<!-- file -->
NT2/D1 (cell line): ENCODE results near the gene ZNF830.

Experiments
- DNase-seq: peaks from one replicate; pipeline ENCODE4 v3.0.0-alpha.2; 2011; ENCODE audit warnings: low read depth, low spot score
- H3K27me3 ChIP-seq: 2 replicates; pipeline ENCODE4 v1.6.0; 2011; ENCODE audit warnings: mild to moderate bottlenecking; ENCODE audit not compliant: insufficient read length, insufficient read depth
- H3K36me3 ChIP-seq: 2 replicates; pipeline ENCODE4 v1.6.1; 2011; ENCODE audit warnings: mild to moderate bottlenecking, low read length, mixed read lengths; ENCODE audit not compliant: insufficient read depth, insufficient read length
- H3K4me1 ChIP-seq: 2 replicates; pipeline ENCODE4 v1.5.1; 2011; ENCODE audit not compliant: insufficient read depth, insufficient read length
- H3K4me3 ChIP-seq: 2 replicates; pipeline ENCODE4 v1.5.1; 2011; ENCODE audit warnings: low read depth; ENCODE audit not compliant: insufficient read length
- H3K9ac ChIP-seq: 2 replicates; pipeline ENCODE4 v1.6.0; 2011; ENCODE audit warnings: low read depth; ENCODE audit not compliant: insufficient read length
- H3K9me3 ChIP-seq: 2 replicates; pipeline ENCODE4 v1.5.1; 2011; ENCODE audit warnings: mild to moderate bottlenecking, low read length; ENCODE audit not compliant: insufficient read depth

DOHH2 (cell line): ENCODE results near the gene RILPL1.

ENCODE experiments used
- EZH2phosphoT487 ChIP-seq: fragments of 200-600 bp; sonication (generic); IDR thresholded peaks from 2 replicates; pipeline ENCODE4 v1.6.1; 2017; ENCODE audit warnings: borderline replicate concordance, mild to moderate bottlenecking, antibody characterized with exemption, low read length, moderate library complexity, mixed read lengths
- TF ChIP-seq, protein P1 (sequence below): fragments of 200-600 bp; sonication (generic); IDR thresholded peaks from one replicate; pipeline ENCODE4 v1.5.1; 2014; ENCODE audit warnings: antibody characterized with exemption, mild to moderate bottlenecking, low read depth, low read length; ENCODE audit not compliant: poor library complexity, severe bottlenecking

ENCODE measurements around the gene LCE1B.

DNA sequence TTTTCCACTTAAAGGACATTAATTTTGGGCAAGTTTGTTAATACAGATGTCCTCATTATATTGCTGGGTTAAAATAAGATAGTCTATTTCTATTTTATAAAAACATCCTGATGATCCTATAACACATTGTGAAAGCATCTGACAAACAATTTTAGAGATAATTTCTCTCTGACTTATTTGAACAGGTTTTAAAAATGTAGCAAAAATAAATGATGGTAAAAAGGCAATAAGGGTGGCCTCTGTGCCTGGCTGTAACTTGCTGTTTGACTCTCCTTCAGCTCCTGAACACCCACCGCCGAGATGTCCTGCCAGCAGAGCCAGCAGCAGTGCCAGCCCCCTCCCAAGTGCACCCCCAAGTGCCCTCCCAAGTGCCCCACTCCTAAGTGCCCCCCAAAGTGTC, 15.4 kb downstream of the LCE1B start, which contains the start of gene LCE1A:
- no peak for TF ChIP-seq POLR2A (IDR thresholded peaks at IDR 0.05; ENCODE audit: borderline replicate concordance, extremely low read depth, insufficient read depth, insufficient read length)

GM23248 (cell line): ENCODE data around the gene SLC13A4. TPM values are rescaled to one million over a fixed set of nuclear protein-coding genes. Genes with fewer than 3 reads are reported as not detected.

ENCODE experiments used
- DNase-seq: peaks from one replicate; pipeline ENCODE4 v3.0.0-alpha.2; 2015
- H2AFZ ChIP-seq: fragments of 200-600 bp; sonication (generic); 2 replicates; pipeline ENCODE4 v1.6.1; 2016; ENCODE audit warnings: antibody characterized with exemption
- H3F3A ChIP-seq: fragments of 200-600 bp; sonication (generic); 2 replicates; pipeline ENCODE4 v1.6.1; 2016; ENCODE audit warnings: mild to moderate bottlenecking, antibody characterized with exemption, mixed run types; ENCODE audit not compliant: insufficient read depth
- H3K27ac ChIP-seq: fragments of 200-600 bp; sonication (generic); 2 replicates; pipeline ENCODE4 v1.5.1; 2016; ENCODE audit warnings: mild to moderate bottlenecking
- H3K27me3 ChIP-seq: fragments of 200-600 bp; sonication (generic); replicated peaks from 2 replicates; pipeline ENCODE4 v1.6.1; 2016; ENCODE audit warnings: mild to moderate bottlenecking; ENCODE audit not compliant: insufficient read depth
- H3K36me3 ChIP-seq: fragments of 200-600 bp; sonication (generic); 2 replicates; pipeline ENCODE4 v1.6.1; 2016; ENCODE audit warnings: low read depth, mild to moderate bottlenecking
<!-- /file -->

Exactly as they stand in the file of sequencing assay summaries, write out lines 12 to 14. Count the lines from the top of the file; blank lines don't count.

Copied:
- EZH2phosphoT487 ChIP-seq: fragments of 200-600 bp; sonication (generic); IDR thresholded peaks from 2 replicates; pipeline ENCODE4 v1.6.1; 2017; ENCODE audit warnings: borderline replicate concordance, mild to moderate bottlenecking, antibody characterized with exemption, low read length, moderate library complexity, mixed read lengths
- TF ChIP-seq, protein P1 (sequence below): fragments of 200-600 bp; sonication (generic); IDR thresholded peaks from one replicate; pipeline ENCODE4 v1.5.1; 2014; ENCODE audit warnings: antibody characterized with exemption, mild to moderate bottlenecking, low read depth, low read length; ENCODE audit not compliant: poor library complexity, severe bottlenecking

ENCODE measurements around the gene LCE1B.